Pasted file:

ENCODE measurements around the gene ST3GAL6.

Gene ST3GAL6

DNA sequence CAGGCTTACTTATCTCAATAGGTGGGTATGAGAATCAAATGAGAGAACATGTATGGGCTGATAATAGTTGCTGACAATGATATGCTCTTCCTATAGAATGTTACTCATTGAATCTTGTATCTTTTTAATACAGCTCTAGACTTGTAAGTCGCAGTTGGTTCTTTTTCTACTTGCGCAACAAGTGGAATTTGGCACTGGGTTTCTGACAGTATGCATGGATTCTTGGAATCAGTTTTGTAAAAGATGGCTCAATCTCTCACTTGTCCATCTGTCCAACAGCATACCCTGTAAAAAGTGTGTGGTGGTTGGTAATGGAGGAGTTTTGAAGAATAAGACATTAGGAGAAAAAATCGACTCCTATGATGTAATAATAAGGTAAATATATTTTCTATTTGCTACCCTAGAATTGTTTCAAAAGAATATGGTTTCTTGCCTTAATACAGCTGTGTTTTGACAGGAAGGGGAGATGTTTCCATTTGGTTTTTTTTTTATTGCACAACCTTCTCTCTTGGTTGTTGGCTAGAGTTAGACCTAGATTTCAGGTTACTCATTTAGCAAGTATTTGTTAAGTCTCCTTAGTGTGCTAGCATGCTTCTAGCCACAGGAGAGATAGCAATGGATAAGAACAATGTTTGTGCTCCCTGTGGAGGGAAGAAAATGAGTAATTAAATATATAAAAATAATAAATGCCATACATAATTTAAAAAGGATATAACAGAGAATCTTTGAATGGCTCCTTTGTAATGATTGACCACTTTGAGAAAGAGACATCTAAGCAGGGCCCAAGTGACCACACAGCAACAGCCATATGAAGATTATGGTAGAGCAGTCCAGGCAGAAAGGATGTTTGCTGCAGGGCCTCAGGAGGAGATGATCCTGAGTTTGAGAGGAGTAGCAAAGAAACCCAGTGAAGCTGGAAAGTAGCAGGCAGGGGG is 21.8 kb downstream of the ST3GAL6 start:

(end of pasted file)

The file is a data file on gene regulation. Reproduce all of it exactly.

ENCODE measurements around the gene ST3GAL6.

Gene ST3GAL6

DNA sequence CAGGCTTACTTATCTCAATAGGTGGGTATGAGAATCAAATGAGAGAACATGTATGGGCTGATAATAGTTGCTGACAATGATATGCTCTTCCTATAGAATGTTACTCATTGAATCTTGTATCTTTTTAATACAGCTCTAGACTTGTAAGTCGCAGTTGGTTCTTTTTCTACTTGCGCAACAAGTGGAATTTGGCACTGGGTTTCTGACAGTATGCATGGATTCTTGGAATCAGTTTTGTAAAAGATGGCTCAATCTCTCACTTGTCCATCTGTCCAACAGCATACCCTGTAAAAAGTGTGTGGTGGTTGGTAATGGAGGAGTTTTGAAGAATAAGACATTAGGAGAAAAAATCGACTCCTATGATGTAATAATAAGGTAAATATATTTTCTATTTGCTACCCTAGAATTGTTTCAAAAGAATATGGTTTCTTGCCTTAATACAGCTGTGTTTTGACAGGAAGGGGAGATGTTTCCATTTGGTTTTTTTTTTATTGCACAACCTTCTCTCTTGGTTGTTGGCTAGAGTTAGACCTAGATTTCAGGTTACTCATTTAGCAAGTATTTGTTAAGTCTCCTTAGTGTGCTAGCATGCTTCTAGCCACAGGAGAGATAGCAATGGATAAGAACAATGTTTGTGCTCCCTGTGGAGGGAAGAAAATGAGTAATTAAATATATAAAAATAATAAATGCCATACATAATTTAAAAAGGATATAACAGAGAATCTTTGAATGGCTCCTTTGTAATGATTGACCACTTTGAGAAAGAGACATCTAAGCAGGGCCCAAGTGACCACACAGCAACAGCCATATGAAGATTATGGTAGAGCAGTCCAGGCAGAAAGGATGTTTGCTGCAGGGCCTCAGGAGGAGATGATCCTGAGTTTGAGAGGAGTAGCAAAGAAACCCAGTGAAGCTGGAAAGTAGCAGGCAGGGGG is 21.8 kb downstream of the ST3GAL6 start: